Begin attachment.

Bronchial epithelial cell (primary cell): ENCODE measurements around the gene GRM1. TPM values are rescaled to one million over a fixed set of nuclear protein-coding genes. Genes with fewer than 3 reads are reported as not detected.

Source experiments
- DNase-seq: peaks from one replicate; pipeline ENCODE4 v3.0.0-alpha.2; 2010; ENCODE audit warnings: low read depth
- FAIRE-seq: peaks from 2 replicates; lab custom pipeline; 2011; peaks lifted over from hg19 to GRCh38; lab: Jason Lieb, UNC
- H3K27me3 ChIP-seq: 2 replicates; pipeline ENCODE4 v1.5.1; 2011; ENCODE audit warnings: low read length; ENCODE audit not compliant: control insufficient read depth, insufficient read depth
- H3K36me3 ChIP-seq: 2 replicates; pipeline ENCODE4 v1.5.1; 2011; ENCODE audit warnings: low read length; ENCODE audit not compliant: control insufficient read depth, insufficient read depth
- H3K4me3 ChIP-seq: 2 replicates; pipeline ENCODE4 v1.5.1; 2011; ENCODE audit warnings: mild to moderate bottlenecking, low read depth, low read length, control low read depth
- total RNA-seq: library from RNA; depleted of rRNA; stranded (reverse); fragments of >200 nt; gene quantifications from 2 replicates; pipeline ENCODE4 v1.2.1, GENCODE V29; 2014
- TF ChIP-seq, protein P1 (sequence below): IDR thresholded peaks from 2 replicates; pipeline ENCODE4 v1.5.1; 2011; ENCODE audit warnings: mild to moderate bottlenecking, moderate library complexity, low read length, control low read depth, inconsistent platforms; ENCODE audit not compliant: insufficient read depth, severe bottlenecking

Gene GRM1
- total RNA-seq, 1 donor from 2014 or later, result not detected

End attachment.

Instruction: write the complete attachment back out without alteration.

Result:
Bronchial epithelial cell (primary cell): ENCODE measurements around the gene GRM1. TPM values are rescaled to one million over a fixed set of nuclear protein-coding genes. Genes with fewer than 3 reads are reported as not detected.

Source experiments
- DNase-seq: peaks from one replicate; pipeline ENCODE4 v3.0.0-alpha.2; 2010; ENCODE audit warnings: low read depth
- FAIRE-seq: peaks from 2 replicates; lab custom pipeline; 2011; peaks lifted over from hg19 to GRCh38; lab: Jason Lieb, UNC
- H3K27me3 ChIP-seq: 2 replicates; pipeline ENCODE4 v1.5.1; 2011; ENCODE audit warnings: low read length; ENCODE audit not compliant: control insufficient read depth, insufficient read depth
- H3K36me3 ChIP-seq: 2 replicates; pipeline ENCODE4 v1.5.1; 2011; ENCODE audit warnings: low read length; ENCODE audit not compliant: control insufficient read depth, insufficient read depth
- H3K4me3 ChIP-seq: 2 replicates; pipeline ENCODE4 v1.5.1; 2011; ENCODE audit warnings: mild to moderate bottlenecking, low read depth, low read length, control low read depth
- total RNA-seq: library from RNA; depleted of rRNA; stranded (reverse); fragments of >200 nt; gene quantifications from 2 replicates; pipeline ENCODE4 v1.2.1, GENCODE V29; 2014
- TF ChIP-seq, protein P1 (sequence below): IDR thresholded peaks from 2 replicates; pipeline ENCODE4 v1.5.1; 2011; ENCODE audit warnings: mild to moderate bottlenecking, moderate library complexity, low read length, control low read depth, inconsistent platforms; ENCODE audit not compliant: insufficient read depth, severe bottlenecking

Gene GRM1
- total RNA-seq, 1 donor from 2014 or later, result not detected